This brings us to the question of what kinds of policies it makes sense for movements dedicated to social progress to advocate in the political arena. Of Freeman's five strategies only the proposal to strengthen unions seems both to lend itself to this kind of advocacy and to have real promise for reversing trends in income inequality. But given the need of organized labor to overcome the perception that it is a "narrow," "special" interest, it would be a mistake for it to use its re-emergent political power to demand new protective legislation. What is required, it seems to me, is a much more focused policy than Freeman proposes. In particular, I would propose a two part policy: the first part would seek to raise the minimum wage over the next ten years at a rate substantially in excess of average wage increases (say two times the average). The second part would be a concerted effort to enforce the full range of labor legislation regulating low wage employment: minimum wage laws, equal employment opportunity legislation, sanctions on employers hiring undocumented aliens, unemployment insurance and social security taxes, health and safety legislation, as well as the right to organize and bargain collectively.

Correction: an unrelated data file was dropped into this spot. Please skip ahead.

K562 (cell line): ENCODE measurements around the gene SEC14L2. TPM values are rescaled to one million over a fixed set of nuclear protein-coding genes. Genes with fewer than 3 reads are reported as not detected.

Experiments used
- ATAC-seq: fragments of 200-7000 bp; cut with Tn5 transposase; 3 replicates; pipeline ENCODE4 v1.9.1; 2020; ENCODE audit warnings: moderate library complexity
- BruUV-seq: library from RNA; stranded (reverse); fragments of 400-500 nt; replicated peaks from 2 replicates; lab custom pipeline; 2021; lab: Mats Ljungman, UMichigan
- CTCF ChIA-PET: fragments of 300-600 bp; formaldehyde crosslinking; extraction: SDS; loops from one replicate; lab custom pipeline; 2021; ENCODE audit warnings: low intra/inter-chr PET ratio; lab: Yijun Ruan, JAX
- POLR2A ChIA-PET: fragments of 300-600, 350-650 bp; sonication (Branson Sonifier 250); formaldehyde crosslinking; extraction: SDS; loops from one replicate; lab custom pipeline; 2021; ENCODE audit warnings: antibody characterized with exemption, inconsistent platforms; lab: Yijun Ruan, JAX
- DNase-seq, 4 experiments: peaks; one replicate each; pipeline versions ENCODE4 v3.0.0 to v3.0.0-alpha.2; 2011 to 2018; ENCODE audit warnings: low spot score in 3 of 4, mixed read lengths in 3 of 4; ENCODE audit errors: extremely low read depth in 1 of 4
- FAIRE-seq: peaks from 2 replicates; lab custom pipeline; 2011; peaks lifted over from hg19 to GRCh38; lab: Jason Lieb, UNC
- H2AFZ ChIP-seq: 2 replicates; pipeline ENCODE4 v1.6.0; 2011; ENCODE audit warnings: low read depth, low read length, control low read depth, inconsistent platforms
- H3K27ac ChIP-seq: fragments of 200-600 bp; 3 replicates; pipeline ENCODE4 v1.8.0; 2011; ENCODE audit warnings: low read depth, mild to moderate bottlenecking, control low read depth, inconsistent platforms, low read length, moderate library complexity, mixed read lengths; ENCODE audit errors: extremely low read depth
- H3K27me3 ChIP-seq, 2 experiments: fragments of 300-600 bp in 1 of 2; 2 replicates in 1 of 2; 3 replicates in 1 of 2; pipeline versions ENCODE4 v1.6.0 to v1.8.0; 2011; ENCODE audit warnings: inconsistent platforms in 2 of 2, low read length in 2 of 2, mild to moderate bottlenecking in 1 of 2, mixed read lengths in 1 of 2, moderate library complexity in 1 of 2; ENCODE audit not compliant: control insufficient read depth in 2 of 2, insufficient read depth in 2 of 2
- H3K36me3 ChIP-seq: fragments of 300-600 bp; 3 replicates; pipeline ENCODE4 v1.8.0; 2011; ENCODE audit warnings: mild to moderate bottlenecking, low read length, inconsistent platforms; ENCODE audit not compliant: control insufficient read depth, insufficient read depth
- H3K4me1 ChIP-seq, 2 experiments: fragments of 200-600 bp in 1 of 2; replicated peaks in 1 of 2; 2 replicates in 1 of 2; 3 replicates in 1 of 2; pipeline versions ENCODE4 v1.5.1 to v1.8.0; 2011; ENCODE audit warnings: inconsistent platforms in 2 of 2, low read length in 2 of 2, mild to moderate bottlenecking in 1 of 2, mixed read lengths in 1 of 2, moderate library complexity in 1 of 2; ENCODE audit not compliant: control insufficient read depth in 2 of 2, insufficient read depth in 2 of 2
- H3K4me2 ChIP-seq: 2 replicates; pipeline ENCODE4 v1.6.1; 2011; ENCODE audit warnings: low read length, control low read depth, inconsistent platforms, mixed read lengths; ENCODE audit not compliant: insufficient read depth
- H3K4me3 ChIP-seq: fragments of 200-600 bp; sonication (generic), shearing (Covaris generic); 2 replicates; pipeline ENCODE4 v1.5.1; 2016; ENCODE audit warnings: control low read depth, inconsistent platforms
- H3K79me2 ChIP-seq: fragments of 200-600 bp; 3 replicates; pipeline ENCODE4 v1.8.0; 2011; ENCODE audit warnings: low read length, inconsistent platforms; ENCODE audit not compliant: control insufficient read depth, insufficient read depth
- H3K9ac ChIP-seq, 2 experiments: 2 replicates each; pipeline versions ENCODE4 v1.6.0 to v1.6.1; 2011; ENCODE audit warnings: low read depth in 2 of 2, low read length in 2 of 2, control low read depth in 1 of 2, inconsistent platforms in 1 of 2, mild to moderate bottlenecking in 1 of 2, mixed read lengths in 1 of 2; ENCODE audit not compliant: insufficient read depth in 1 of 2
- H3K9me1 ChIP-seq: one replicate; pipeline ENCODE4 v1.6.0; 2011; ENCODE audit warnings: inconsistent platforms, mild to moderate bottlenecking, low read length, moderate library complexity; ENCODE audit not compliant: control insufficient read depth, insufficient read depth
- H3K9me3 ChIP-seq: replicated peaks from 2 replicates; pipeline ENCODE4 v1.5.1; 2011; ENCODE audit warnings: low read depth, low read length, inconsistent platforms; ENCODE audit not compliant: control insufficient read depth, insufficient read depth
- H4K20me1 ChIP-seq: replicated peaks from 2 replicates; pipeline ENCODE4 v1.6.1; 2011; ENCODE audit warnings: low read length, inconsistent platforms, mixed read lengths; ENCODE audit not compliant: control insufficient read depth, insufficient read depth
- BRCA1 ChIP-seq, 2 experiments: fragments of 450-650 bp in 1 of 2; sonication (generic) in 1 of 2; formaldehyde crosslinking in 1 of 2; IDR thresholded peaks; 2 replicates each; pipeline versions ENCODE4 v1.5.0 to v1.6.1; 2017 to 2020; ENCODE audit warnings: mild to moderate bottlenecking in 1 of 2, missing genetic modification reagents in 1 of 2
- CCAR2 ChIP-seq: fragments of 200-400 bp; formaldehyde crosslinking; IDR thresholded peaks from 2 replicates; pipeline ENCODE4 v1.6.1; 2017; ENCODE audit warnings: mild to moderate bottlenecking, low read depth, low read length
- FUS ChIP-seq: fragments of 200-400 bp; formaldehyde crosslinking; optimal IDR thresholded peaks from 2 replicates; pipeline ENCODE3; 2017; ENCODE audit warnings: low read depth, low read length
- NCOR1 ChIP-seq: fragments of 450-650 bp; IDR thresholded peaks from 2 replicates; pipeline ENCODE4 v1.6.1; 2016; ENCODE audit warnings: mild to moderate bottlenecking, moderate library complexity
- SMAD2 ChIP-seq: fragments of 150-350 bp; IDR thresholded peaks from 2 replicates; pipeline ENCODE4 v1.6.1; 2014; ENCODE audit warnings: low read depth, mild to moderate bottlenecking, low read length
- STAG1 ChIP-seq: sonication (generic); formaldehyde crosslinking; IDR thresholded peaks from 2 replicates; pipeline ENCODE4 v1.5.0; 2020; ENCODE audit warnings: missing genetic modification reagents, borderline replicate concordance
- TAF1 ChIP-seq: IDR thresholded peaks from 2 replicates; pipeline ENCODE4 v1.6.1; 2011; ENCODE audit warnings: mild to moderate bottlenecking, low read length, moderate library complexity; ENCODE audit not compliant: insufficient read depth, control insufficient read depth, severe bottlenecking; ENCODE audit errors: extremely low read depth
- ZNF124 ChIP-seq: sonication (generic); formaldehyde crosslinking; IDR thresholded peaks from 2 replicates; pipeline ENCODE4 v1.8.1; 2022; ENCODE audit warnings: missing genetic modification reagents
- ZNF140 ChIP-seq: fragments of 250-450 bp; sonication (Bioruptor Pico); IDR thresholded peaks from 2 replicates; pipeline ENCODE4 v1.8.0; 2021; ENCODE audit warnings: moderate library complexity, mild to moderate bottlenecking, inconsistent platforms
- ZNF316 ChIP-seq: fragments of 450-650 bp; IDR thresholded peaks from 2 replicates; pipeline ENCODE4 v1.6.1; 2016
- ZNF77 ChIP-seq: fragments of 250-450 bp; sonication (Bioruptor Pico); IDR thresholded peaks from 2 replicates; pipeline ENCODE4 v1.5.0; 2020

I would place particular emphasis on equal employment opportunity and employer sanctions. One of the factors depressing wages at the bottom of the labor market over the last two decades has been the progressive substitution of immigrant labor for American nationals, particularly African Americans. This occurred, especially in the beginning, because American nationals did not want menial, low wage jobs. But it has also happened because the availability of immigrant workers has combined with the deterioration of labor standards and their increasingly lax enforcement to make it unnecessary for employers to improve job offers to attract labor. Meanwhile, equal employment opportunity enforcement ignored this sector of the labor market to focus on more attractive job opportunities. And the Labor Department's Wages and Hours Division, which enforces minimum wage legislation, shifted resources from that task to enforcing laws governing equal pay for women and minorities, again at the high end of the market. The enforcement of employer sanctions should be accomplished by shifting resources from apprehending workers to apprehending employers who hire them. When jobs are no longer available, the flow of foreign labor to the United States should diminish sufficiently to alleviate downward pressure on wages. Those who remain, or continue to come, will tend to have family ties and relations of the kind which will eventually lead to a regularization of their legal status. We need not demonize or criminalize foreign nationals simply for wanting to raise their income by taking jobs in the United States. But we also need to recognize that job opportunities in the United States are rationed, at least at the bottom of the labor market. The twin instruments of equal employment opportunity and employer sanctions enforce rationing criteria consistent with public policy; in their absence, employers pick a set of criteria dictated by private economic interests and prejudices that, experience shows, are destructive of internal equity and undermine social stability.